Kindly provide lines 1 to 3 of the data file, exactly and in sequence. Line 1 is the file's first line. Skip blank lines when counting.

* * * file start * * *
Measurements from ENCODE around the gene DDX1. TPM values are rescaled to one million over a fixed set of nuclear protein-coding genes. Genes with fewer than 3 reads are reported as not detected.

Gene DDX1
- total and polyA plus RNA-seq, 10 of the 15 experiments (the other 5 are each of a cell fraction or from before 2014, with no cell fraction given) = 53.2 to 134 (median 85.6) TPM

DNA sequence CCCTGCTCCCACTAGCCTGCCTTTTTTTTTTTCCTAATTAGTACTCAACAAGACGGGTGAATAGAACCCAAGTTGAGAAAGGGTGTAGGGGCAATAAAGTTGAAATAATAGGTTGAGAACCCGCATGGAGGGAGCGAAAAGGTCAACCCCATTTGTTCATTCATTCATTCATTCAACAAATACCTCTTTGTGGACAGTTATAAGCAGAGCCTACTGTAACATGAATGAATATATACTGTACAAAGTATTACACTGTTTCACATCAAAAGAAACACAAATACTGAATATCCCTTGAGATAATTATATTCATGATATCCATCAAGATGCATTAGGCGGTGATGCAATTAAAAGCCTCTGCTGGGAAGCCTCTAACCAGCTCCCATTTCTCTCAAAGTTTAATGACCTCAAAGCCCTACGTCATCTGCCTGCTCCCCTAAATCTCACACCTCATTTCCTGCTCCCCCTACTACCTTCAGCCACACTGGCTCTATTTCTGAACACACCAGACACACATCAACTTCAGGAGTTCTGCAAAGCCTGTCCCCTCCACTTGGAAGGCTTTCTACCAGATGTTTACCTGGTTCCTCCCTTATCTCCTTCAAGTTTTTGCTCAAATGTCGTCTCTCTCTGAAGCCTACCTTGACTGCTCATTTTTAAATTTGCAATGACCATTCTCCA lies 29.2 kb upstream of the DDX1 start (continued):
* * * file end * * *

Measurements from ENCODE around the gene DDX1. TPM values are rescaled to one million over a fixed set of nuclear protein-coding genes. Genes with fewer than 3 reads are reported as not detected.

Gene DDX1
- total and polyA plus RNA-seq, 10 of the 15 experiments (the other 5 are each of a cell fraction or from before 2014, with no cell fraction given) = 53.2 to 134 (median 85.6) TPM